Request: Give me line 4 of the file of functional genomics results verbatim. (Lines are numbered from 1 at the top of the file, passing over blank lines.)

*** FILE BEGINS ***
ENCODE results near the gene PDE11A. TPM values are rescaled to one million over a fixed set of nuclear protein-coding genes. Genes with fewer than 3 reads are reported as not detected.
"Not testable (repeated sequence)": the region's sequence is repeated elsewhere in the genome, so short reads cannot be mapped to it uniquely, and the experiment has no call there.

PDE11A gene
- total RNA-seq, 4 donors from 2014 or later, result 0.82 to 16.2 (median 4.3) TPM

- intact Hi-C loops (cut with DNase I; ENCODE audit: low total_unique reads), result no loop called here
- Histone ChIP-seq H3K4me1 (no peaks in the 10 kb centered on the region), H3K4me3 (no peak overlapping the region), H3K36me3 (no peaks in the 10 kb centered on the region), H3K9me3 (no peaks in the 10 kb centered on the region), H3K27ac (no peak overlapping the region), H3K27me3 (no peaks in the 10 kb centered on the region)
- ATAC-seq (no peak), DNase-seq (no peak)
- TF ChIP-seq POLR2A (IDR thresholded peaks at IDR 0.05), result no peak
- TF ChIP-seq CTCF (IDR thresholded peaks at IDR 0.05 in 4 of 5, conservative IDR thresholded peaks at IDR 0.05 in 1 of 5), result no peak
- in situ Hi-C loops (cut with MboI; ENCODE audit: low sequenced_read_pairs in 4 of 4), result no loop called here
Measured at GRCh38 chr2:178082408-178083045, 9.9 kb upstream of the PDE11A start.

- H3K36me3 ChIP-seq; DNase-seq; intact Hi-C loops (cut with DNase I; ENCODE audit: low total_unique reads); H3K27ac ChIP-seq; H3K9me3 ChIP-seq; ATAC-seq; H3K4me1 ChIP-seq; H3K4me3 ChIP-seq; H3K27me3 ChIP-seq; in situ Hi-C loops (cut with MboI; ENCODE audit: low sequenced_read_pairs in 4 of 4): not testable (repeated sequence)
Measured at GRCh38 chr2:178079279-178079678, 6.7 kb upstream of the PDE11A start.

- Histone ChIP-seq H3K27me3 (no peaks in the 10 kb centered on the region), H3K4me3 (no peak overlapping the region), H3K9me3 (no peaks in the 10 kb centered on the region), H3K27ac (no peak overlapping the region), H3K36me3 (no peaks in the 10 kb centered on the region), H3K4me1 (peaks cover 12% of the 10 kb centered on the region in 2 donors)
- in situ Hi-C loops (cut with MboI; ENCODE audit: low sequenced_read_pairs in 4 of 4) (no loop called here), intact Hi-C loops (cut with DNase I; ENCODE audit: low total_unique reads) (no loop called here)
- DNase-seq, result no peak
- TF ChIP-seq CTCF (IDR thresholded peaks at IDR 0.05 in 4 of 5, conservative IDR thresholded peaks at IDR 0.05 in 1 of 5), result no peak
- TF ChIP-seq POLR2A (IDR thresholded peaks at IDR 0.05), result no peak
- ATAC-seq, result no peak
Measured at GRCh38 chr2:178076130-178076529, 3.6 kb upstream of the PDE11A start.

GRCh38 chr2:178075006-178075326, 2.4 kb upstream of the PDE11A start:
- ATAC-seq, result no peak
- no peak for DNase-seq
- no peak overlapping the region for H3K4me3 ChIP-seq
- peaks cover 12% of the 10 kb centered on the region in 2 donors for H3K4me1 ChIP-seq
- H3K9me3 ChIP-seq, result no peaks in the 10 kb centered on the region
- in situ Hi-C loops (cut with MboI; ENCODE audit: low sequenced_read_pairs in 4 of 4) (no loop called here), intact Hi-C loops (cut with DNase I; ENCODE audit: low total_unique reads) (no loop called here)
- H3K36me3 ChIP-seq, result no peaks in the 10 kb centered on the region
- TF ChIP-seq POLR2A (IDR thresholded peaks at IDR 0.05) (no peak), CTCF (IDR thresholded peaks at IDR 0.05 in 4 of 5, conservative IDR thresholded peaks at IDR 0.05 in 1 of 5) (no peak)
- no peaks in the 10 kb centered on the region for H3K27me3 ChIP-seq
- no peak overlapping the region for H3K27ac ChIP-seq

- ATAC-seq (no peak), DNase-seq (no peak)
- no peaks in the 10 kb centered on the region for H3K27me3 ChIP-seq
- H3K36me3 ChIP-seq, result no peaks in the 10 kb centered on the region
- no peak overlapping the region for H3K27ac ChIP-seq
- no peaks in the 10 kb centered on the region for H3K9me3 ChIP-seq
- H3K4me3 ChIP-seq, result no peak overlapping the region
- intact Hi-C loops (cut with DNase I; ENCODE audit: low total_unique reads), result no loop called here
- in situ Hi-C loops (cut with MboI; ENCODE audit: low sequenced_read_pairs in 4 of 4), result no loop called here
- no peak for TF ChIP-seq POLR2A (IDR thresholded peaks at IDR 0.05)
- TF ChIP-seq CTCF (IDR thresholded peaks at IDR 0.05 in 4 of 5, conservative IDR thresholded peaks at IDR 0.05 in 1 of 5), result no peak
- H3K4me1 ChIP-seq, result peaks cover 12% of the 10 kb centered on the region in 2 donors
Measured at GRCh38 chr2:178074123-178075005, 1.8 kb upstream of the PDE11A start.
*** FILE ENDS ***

- total RNA-seq, 4 donors from 2014 or later, result 0.82 to 16.2 (median 4.3) TPM